Oregon Shipwrecks line the coast of Oregon. From the very north to the very south lay the remnants of shipwrecks that have occurred through out time and lie in wait for the sunset to stream through their bones and into your camera.
The Peter Iredale is probably, by it's size and photogenic nature, the most famous of the shipwrecks along the Oregon coast.
High tide, low tide, day, night, sun, rain, kids or no kids. It's amazing. Always....amazing.
Here's the story of how I accidentally photographed the shipwreck of the Mary D. Hume.
The J. Marhoffer was a steamboat that wrecked on May 18, 1910 in Boiler Bay, just south of Lincoln City, Oregon. While on her way to Portland under the command of Captain Gustav Peterson, the ship caught fire and ran aground at what was then known as Brigg's Landing. Her boiler still sits in the small inlet and just north of Depoe Bay. Low tides often reveal the remains of the J. Marhoffer’s boiler.
There are some great witness accounts and photographs of this Oregon shipwreck in this article.
Our next Oregon shipwreck, The Emily G. Reed, built in 1880 in Waldoboro, Maine, was a three-masted wooden sailing ship. She set sail in November 1907 from New South Wales, Australia, with 2,100 tons of coal, headed for Portland, Oregon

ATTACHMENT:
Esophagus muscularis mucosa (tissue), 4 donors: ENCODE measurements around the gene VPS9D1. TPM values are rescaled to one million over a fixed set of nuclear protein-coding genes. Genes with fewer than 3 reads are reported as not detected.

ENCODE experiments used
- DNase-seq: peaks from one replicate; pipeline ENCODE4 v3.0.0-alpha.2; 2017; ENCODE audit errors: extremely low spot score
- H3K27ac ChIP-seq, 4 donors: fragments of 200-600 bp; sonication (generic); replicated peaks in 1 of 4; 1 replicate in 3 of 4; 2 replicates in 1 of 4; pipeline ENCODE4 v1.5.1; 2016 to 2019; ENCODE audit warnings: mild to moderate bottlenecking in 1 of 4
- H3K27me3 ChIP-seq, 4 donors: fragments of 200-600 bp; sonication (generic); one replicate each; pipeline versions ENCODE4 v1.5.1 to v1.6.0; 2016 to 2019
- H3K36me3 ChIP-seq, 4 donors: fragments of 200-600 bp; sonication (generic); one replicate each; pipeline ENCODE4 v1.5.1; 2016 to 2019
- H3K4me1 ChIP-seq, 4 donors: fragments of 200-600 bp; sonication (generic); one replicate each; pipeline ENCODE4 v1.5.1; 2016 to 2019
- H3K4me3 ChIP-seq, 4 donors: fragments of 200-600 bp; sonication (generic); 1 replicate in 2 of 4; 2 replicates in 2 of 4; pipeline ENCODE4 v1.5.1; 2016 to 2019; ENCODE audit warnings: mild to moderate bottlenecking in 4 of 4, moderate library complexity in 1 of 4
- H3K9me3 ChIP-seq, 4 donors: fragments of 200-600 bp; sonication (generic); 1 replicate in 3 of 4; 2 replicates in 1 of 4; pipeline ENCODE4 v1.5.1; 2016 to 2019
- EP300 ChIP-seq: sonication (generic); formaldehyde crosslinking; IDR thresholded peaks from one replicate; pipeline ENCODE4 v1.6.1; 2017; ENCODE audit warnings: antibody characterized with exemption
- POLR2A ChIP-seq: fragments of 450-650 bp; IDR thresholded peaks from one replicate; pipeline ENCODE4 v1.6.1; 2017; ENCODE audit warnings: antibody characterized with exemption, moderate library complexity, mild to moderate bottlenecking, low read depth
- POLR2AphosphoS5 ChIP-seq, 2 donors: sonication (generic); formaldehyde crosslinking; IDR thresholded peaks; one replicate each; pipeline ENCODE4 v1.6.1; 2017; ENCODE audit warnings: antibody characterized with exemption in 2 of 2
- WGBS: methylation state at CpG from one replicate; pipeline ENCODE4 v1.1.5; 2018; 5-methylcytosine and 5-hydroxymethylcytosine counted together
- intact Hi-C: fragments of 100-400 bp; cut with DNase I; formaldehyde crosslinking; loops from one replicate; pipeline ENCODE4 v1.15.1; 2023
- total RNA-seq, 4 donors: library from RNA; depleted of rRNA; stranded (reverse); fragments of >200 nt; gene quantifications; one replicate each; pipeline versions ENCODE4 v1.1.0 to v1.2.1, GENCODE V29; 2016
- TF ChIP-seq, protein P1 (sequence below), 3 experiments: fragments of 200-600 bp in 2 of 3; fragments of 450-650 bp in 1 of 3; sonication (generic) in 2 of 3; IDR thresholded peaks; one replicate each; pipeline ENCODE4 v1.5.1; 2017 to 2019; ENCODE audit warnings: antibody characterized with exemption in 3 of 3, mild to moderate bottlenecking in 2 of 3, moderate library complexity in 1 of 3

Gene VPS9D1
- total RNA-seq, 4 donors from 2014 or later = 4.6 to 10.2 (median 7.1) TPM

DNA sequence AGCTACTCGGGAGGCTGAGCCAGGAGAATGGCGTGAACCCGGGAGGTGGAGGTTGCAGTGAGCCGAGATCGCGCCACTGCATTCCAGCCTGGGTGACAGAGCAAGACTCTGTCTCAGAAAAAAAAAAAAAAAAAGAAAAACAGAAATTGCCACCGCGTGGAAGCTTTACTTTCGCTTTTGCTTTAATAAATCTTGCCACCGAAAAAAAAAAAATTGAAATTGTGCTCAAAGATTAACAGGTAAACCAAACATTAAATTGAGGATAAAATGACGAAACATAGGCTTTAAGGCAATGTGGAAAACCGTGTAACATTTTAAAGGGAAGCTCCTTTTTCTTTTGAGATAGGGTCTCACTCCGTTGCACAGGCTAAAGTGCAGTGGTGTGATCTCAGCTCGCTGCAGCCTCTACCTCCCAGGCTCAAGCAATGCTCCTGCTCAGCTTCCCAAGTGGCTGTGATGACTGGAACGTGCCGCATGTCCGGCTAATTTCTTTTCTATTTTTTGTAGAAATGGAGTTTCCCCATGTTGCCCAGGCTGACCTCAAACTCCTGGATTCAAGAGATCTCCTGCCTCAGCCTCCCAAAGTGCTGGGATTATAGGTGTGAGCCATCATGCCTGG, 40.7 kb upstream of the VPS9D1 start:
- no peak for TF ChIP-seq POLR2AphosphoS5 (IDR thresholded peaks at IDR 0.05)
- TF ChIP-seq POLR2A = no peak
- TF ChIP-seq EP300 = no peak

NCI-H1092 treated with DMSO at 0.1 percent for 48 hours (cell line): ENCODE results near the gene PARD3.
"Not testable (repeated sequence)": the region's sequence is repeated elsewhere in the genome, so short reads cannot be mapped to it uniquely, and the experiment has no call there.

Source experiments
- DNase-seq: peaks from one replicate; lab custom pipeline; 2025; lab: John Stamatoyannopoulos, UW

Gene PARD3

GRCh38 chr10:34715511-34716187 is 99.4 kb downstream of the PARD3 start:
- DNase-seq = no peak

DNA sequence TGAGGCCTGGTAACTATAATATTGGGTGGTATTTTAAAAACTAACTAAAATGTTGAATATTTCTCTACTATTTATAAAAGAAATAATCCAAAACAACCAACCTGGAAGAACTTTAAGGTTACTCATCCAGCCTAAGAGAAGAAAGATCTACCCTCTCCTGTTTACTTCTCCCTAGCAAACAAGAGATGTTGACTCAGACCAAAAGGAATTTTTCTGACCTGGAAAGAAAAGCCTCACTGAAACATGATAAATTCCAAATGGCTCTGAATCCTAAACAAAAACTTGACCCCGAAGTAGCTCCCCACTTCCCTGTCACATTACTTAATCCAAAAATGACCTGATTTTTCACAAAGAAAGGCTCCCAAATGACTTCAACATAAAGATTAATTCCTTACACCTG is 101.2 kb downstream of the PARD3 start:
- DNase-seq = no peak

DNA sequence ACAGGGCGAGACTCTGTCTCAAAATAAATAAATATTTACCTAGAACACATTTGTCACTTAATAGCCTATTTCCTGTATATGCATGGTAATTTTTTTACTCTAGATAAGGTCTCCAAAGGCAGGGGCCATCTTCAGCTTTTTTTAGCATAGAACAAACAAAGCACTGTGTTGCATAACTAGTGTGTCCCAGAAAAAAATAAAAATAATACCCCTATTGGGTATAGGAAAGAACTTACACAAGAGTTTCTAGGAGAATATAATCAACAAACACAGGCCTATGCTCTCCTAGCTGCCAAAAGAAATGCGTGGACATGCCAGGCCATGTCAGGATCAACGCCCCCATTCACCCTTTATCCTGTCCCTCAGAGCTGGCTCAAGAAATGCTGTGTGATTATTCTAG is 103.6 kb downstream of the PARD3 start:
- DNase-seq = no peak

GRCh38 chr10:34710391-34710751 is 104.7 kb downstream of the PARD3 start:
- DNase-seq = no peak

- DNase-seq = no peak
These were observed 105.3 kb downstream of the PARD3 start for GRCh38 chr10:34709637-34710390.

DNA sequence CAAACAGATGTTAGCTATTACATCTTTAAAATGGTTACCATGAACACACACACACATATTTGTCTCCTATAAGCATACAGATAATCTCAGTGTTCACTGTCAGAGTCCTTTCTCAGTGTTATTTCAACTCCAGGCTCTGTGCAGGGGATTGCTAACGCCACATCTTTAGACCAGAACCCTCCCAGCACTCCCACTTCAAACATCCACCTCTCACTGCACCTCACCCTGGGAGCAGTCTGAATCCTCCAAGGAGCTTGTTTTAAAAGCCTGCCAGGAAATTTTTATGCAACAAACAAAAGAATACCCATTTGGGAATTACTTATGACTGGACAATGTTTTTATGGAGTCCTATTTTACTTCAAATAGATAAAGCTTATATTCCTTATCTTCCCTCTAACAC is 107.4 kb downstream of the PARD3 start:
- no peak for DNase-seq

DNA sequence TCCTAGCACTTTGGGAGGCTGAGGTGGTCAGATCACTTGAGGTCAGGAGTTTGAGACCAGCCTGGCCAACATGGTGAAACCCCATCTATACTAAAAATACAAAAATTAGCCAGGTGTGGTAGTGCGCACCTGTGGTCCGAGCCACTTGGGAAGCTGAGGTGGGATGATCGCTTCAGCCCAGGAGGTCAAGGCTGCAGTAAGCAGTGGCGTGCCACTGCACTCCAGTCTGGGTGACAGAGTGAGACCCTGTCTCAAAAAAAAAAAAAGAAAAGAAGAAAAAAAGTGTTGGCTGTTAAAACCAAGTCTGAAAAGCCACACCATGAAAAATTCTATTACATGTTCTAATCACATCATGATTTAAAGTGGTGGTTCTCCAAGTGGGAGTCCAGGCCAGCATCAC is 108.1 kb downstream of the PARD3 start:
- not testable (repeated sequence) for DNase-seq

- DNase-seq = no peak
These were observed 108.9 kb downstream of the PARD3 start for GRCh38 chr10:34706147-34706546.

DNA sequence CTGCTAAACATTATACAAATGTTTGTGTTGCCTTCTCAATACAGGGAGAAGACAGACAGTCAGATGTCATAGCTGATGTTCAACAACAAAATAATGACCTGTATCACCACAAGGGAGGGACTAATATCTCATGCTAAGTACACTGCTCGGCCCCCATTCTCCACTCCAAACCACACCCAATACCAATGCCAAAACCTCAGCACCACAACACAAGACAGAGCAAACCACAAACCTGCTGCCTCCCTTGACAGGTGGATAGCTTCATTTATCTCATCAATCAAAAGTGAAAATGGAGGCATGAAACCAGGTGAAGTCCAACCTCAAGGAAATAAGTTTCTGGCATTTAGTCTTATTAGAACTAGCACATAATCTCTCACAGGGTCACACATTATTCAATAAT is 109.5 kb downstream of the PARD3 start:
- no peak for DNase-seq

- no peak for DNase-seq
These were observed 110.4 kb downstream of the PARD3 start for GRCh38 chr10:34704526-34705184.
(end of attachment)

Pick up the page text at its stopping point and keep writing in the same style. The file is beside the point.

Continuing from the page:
Early in the morning on Valentines Day, 1908, after 102 days at sea, the Emily G. Reed sailed too close to shore in poor weather and broke apart.
The captain, his wife and six crew members, clung to the poop deck until low tide let them close enough to walk ashore. Four people took a lifeboat and floated north and came ashore at Neah Bay. Seven possibly eight sailors died in the wreck of the Emily G. Reed.
It is rare for the ribs of the Emily G. Reed to be exposed, but when there are it is a fantastic photo opportunity, both for fun and history
Here is a good more in depth article on the wreck site of the Emily G. Reed.
The Sujameco only recently reappeared in January of 2011, due to erosion and low tides.
The Sujameco was constructed in 1920 by the submarine Boat Corporation of Newark, New Jersey. She was under charter to Transmarine Line, New York was used to haul goods in and out of Coos Bay.
The Oregon ship was on her way from San Francisco to Coos Bay to pick up a load of furs to take back east, with a crew of 32 men and officers when she stranded in March of 1929 in heavy fog.
The ensuing battle over the blame for this shipwreck, claims, and insurance salvage left the crew on board the stranded ship for several weeks as it sat in the sand.
Here are some good reports and stories about the Oergon shipwreck, The Sujameco.
I know there are a few more Oregon shipwrecks that I'm missing. Please, if you have more info and photographs of these shipwreck sites or and/or any others...please share them with us!
Please share with us your shipwreck adventures!
Click below to see contributions from other visitors to this page...